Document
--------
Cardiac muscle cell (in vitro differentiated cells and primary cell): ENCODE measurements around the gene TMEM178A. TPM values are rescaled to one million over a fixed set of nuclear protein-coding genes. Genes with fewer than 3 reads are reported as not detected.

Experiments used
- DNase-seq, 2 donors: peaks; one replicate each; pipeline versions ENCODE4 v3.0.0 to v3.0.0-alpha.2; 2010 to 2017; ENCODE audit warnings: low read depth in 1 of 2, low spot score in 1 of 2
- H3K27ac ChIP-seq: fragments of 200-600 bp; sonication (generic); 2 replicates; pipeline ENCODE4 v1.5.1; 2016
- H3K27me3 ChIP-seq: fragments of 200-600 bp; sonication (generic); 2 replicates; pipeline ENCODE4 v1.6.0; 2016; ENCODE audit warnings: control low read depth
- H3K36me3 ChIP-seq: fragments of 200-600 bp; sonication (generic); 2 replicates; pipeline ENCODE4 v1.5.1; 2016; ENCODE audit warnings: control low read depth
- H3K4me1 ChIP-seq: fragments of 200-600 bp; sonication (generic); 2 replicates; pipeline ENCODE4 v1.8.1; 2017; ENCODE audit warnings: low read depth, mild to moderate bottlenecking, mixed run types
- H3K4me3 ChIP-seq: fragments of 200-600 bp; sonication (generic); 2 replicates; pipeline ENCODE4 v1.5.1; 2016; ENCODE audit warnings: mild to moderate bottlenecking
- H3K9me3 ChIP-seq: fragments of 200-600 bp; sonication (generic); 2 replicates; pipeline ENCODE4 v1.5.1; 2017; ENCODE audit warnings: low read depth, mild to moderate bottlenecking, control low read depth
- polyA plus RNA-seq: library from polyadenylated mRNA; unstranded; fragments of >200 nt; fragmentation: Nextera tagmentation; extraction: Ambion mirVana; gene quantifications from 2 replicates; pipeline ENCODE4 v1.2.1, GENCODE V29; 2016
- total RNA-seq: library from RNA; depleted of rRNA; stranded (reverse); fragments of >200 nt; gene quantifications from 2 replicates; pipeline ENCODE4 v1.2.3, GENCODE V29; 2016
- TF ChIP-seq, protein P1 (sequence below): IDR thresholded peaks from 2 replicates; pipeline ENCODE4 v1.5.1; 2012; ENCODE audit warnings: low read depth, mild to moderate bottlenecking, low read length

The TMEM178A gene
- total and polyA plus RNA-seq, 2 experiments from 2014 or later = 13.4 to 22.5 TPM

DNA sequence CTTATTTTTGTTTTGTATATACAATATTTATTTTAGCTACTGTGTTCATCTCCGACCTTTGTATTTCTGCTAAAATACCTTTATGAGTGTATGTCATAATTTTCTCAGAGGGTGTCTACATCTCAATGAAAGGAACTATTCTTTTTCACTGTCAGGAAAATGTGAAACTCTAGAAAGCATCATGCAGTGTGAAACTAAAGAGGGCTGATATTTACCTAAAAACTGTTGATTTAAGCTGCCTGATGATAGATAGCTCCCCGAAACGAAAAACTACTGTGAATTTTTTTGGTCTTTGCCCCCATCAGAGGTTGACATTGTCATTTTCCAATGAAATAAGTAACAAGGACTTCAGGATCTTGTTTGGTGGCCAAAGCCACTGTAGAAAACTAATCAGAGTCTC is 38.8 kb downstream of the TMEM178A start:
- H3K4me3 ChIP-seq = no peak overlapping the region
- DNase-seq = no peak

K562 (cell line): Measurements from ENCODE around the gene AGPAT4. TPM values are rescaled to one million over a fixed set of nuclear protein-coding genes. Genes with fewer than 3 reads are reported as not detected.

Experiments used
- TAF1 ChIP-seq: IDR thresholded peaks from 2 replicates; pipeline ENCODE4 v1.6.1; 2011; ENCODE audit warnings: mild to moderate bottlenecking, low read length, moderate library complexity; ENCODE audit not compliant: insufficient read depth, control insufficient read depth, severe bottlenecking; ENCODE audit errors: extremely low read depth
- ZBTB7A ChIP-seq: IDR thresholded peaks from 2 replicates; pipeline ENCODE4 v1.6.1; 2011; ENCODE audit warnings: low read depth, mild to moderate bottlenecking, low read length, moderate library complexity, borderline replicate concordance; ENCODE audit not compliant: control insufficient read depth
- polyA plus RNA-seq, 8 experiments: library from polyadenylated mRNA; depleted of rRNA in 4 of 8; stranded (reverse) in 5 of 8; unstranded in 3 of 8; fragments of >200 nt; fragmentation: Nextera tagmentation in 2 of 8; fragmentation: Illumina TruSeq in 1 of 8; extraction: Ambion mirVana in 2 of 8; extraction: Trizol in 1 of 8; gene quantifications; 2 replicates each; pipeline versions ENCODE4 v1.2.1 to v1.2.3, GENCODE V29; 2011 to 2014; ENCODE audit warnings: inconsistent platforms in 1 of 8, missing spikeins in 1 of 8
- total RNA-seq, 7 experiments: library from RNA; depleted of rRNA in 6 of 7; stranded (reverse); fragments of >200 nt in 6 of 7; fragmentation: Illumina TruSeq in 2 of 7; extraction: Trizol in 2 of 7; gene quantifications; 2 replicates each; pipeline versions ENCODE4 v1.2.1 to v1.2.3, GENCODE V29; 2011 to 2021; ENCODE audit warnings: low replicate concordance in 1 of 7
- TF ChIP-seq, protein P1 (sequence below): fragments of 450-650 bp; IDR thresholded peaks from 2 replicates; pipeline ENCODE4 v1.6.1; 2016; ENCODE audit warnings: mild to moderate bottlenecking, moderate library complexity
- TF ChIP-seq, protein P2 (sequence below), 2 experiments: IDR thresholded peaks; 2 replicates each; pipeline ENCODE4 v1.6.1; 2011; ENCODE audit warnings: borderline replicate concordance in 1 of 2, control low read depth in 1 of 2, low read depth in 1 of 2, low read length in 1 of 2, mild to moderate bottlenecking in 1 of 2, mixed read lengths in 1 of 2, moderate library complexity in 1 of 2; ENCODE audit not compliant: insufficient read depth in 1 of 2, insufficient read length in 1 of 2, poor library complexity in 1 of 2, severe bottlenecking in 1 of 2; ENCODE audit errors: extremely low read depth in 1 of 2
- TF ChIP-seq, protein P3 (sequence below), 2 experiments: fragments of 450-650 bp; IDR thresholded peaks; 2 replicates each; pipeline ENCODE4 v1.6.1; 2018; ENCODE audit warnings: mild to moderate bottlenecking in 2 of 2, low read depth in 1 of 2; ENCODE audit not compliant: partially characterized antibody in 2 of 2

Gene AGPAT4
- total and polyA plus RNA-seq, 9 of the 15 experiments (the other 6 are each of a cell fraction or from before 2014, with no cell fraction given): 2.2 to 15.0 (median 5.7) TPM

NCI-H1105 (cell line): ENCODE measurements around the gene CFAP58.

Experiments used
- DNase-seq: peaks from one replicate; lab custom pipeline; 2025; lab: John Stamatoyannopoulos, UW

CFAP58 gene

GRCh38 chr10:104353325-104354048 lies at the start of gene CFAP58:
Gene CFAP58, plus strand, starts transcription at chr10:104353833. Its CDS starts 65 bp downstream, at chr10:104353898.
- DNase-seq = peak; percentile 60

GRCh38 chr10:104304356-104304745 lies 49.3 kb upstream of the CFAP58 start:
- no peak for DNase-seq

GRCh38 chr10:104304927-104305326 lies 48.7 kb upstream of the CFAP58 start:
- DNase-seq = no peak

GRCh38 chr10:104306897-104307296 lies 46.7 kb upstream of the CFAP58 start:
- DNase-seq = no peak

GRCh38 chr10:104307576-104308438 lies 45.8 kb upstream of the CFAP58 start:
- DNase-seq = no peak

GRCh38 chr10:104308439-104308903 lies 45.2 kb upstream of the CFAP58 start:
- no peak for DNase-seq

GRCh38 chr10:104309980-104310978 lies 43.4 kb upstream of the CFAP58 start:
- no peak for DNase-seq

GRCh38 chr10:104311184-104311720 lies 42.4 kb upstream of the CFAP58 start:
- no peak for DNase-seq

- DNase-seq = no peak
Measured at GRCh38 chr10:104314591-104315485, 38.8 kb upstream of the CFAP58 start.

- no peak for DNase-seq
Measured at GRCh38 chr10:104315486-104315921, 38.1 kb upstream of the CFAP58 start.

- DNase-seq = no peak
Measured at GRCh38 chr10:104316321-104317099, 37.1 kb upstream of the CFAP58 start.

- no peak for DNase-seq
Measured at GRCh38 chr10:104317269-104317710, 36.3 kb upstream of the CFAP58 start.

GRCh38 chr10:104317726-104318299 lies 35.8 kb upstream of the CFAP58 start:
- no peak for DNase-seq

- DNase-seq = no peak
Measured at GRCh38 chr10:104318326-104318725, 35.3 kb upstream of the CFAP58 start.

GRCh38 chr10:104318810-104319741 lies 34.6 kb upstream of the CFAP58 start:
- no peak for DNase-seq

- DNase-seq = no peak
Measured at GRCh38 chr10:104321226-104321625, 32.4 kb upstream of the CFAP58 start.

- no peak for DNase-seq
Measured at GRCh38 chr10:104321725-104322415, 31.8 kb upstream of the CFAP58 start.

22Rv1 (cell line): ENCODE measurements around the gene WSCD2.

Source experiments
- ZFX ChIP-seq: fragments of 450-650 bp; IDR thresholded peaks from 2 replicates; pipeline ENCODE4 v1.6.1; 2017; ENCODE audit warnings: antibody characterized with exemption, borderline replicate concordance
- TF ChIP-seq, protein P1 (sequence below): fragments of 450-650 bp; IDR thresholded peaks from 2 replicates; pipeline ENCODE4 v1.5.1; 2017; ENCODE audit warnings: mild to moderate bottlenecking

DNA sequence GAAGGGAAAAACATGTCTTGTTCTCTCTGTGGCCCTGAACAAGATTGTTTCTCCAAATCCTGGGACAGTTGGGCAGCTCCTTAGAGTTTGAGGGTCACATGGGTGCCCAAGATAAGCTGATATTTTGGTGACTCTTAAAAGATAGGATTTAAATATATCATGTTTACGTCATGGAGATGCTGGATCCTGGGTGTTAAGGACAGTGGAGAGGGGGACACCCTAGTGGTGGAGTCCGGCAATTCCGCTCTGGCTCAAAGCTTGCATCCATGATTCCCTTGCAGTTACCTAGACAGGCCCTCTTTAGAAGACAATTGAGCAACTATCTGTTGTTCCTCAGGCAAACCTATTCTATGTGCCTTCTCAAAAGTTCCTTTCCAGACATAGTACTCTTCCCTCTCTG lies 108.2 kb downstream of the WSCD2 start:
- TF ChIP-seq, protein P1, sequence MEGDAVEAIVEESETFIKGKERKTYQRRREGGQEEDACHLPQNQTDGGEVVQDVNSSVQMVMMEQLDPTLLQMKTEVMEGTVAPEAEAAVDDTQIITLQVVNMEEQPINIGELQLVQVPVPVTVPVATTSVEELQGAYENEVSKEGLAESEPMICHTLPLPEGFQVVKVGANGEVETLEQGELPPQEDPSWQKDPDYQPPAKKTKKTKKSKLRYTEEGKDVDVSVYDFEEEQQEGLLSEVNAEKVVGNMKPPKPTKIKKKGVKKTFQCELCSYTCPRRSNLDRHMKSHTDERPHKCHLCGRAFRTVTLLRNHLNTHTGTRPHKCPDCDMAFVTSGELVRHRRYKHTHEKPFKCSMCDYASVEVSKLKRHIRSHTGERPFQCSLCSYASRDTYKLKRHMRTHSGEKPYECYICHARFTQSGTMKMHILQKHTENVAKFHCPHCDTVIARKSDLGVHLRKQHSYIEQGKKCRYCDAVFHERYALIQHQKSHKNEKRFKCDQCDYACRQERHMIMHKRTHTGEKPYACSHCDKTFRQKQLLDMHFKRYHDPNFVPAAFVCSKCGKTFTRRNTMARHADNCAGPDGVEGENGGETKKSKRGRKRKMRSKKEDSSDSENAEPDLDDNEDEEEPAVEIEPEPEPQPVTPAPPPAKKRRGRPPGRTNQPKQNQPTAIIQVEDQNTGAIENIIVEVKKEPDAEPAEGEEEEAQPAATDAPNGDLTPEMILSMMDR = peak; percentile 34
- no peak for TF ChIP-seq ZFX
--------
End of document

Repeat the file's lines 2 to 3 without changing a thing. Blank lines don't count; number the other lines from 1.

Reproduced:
Experiments used
- DNase-seq, 2 donors: peaks; one replicate each; pipeline versions ENCODE4 v3.0.0 to v3.0.0-alpha.2; 2010 to 2017; ENCODE audit warnings: low read depth in 1 of 2, low spot score in 1 of 2